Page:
When these inner earthquakes hit, it’s your soul rattling its cage, telling you some new aspect of yourself needs to get birthed. In this chaos of disturbance, such sensible considerations as career and finances seem minor. Instead, trust: I knew clients and book projects could follow me digitally. Move: Head toward the unknown, because that’s where new life emerges. Go big: Where is the extreme place, the brave place, that’s not accountable to logic or caution?
Which is how I got to Jackson Hole, whose smells and mood I hadn’t been able to shake since I’d driven through it on my way to California in 2003. A Shoshone elder told me that the Grand Teton mountains are the center of a massive wheel of sacred sites 1,200 miles wide. They energetically sustain the West’s vast terrain, holding it together without asking for credit. They quietly insist you visit them—and then try to make you stay.
If you do, this energy lends daily life some tension. One minute you’re rebelling against the mountains’ pull, frustrated by bitter February winds and endless conversation about skiing and the stifling size of a three-square-mile town with 9,900 residents. The next minute you round a bend toward a landscape you’ve glimpsed a hundred times before and are overcome with devotion so fierce it hurts. I’ve never been to a place where so many people, of all different backgrounds, describe their coming here as choiceless.
My first month I got to know this land of giants from the ground up. The scale of the Tetons intimidated me, so I stayed low to the floor. I pitched a tent and slept fitfully, with bear spray at the ready. I slipped into the cold, rushing Snake River, and two sleek-headed otters popped up to watch. I climbed into a massive mountain cave, and impulsively stripped off all my clothes. I was starting to feel hungry again.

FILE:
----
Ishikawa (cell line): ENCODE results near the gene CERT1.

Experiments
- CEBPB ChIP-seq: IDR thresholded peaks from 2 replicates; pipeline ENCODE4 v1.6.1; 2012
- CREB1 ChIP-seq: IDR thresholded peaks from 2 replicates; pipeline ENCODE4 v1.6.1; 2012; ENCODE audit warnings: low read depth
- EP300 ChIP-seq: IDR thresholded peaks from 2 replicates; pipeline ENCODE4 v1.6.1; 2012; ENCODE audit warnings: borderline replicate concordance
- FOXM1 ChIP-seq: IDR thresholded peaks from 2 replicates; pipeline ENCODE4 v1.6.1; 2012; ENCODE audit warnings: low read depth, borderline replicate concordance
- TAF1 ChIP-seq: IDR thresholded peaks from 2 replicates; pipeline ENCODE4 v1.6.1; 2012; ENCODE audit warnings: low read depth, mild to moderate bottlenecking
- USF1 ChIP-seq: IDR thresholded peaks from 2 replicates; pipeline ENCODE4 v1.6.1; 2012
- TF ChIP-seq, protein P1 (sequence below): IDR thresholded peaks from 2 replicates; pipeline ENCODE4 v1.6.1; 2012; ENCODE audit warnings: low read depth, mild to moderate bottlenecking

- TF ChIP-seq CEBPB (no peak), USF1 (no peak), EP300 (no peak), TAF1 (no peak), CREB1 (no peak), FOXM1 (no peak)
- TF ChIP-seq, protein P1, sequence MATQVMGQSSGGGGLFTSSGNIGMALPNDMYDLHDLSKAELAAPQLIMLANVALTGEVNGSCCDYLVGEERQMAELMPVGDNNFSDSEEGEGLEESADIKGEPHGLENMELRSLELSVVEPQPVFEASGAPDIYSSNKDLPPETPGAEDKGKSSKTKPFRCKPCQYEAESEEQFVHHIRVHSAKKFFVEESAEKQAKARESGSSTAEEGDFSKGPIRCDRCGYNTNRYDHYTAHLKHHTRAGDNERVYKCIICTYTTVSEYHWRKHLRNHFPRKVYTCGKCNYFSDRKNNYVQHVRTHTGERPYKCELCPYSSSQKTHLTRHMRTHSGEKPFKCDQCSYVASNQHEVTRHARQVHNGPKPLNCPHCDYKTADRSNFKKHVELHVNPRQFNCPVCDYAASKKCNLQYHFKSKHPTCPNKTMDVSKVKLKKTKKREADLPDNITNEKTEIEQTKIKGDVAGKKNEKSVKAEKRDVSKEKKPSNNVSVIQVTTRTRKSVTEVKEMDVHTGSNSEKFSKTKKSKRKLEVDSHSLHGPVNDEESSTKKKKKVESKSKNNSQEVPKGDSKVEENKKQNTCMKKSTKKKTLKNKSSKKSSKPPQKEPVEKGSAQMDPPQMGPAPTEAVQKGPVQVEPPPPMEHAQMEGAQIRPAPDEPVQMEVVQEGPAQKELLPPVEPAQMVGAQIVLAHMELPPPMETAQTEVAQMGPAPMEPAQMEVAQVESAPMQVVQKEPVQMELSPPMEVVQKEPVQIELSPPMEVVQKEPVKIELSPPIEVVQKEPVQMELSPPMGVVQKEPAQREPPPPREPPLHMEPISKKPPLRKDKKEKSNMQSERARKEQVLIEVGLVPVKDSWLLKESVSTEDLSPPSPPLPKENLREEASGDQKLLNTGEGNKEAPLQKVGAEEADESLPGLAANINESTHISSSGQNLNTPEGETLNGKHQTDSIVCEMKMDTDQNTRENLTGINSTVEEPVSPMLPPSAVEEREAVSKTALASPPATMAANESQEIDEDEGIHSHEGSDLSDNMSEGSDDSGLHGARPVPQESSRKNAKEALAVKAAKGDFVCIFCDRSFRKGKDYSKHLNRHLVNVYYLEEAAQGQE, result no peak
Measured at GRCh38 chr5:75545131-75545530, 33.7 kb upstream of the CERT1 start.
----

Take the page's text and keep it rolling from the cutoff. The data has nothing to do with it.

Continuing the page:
As August brought hot prairie winds and boiling, black skies, I fell in with a local crusade called TreeFight, a group of artists, athletes, and scientists that is trying to protect a single species of tree, called the White Bark Pine, from a beetle infestation that has turned the green mountainsides death gray. High on a windy ridge, we watched a grizzly lope through an annihilated ghost forest on the opposite saddle. A stake was driven through my heart and into the ground, right there on the ridgeline: Consider yourself tethered.
By September people started asking, “You staying for winter?” It was tossed out casually, but I could tell it was a test: Are you in, or are you out, like all the other California girls, taking our summertime stories and bucking-bronco postcards with you? I couldn’t bear to be a California girl. I wanted to be a Wyoming woman: fearless, chap-lipped, and steady at the wheel in a blizzard. I saw the cabin listed on Craigslist. It was incredibly cheap but oddly special, located in a secluded glade where Indians once took shelter. The owner, a bachelor naturalist with a collection of Beat poetry and Zen books, delivered a speedy tutorial on using the woodstove. I had a silent panic attack about cold, solitary nights, and feared my quest for female capability had gone a bridge too far. For a second, sparkly city things danced like sugarplums in my head: salsa music on street corners, LEED-certified lofts with poured concrete floors, kisses in taxicabs after cocktails. But I was pretty sure I couldn’t sacrifice the aliveness I felt for that familiar lifestyle. So I cowboy-ed up and moved in, armored for aloneness.